During the onset of Covid-19 in the U.S., the author conducted a study to find out how professionals were reacting to the unanticipated disruption of a global crisis. Here she applies her findings to the present day, and identifies several behaviors that leaders can adopt to support their employees as we all grapple with ongoing disruption. Although the pandemic has plunged us into unforeseen challenges, the author points out that it’s also given leaders an opportunity to reflect on how to actively demonstrate inclusive and supportive behavior for teams and companies.
The Covid-19 pandemic has separated people from their workplaces, coworkers, and familiar daily routines. In many cases, it has added stress, led to a drop in morale, and fragmented team cohesion — all of which can result in dampened work performance. That’s why actively fostering a sense of inclusion at work is so critical right now.
During the early stages of Covid-19 this April, I conducted a study to find out how professionals were reacting to the unanticipated disruption of a global crisis. I surveyed 187 people working in a variety of industries and occupations in New York and New Jersey, the two states most impacted at the outset of Covid-19 in the U.S. By analyzing 253 narratives, I identified some definitive patterns in leadership behavior that gave employees a sense of stability, empowerment, and inclusion despite the crisis. While this research was conducted during the acute early stages of the pandemic, the following recommendations are deeply relevant to our ongoing, and changing, state of crisis.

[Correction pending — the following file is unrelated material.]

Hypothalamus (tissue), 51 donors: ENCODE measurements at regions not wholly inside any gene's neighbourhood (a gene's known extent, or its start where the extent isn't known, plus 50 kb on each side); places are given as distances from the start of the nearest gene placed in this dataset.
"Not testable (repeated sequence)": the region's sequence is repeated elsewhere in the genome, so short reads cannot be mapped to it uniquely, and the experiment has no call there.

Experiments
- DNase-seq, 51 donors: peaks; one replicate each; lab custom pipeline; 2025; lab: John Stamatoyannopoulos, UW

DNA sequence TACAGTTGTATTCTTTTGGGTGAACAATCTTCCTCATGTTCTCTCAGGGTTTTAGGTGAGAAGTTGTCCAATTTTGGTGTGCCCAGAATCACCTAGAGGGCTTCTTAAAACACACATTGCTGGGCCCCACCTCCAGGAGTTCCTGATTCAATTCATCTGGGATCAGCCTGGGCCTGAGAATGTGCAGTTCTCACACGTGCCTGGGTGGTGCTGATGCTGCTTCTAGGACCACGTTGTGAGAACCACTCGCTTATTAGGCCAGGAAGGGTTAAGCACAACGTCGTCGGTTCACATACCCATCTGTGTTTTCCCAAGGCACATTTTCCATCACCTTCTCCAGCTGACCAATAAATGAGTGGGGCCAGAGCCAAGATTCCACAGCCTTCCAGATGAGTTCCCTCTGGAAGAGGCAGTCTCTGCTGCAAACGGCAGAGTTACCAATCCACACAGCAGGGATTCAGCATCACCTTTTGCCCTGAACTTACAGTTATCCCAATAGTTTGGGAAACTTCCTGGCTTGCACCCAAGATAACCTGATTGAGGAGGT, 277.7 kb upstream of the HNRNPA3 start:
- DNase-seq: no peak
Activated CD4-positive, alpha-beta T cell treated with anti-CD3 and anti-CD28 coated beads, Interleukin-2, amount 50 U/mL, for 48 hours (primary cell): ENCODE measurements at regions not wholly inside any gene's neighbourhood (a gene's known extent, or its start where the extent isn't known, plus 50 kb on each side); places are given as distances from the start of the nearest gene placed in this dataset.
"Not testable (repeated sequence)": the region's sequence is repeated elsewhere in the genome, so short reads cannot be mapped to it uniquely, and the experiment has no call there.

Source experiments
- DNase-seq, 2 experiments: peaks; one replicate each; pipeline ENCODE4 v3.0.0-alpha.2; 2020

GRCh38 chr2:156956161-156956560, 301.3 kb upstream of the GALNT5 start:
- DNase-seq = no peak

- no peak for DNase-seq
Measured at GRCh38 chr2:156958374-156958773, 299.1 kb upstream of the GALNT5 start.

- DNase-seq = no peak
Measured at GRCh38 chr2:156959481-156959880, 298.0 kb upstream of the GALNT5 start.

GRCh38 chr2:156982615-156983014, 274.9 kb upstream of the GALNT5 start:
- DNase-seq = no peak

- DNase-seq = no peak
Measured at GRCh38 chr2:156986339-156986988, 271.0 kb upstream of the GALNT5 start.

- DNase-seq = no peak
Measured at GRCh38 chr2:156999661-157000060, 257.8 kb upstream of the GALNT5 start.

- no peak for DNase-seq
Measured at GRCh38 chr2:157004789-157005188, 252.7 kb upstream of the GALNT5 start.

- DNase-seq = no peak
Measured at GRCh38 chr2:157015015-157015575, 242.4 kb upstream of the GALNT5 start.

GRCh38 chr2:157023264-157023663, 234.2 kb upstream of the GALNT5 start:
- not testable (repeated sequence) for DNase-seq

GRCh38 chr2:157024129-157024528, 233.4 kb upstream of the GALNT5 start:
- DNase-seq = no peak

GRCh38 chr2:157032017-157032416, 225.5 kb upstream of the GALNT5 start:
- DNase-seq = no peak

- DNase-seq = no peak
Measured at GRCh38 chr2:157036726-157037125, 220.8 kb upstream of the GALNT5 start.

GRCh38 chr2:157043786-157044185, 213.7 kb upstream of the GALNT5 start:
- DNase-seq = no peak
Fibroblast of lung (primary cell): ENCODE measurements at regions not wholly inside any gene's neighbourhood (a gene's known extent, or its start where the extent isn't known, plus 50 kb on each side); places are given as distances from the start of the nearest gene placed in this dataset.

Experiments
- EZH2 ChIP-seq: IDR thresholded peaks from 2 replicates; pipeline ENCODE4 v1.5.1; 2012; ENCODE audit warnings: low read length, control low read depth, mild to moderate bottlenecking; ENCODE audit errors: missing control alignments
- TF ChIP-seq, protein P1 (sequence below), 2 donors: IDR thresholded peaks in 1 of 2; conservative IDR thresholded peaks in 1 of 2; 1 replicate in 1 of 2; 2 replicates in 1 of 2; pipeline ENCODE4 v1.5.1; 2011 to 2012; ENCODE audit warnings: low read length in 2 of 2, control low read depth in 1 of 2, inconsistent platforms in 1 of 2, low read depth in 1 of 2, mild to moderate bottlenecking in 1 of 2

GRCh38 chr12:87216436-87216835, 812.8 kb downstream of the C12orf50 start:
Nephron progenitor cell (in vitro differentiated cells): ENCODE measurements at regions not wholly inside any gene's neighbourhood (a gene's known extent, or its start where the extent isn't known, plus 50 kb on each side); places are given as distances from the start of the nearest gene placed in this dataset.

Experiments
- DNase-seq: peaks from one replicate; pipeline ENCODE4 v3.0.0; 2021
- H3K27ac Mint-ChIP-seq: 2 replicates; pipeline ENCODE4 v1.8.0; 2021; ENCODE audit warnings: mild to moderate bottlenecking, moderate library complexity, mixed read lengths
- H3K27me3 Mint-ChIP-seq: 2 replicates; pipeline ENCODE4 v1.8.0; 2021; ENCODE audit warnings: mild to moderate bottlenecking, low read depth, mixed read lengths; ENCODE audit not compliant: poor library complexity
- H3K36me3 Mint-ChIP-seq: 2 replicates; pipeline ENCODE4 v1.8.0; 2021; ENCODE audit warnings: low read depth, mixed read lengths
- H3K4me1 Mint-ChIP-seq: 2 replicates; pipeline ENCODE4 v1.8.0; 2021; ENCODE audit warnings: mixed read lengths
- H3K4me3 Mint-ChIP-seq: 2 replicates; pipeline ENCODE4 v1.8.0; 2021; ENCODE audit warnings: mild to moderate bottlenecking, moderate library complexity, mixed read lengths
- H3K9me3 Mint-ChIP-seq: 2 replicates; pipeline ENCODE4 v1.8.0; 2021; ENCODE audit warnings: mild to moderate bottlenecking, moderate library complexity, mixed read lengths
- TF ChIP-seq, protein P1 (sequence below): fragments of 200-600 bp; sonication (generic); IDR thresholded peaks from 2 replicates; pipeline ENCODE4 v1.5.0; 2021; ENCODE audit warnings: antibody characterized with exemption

1. Show Appreciation
The most frequently cited behaviors (mentioned by 44% of the participants) were recognizing, praising, and otherwise showing appreciation for a person’s work, dedication, effort, and contributions. Some participants mentioned the benefits of small acts of affirmation from their superiors, such as saying thank you for a job well done or sending an email acknowledging their efforts. Others described more visible acts from their leaders, such as talking about an employee’s accomplishments during team meetings, mentioning their work in conversations where managers were present, and giving them opportunities to work more closely with senior leadership. One participant said that even if her supervisor knew that she was not able to focus much on her prior projects due to the pandemic, he would still ask her to share what she was working on currently at a team meeting so her colleagues were aware of and understood how she was contributing. This type of affirmative behavior made participants feel proud and validated during a time when contact with coworkers was limited and fears and uncertainty about job security and the future ran high.
2. Provide Individualized Support
When leaders showed an understanding of employees’ needs, preferences, and circumstances when it came to work arrangements, employees felt it provided the individualized support they needed to help them accomplish work goals. This practice (mentioned by 21% of participants) was especially relevant at the beginning of the pandemic and remains true as the crisis continues. People have different family situations, living arrangements, and socioeconomic circumstances, and varying degrees of familiarity with remote-work technology and best practices.
Some participants recalled that their leaders regularly checked in with them on how they and their families were doing, showing awareness of their specific challenges and signaling their availability. Some reported bosses and managers met with them one-on-one to provide more direction and redistributed work tasks among team members to accommodate different and changing needs. One survey respondent who experienced a difficult transition to remote work while home schooling said his supervisor told him that he would try his best to help with whatever he needed, including offloading tasks to someone who had the bandwidth. These behaviors reportedly helped people feel less stressed, experience more positive feelings toward their leader and their team, and created an atmosphere of trust and understanding that motivated them to apply themselves more fully to work.
3. Involve Employees in Decision Making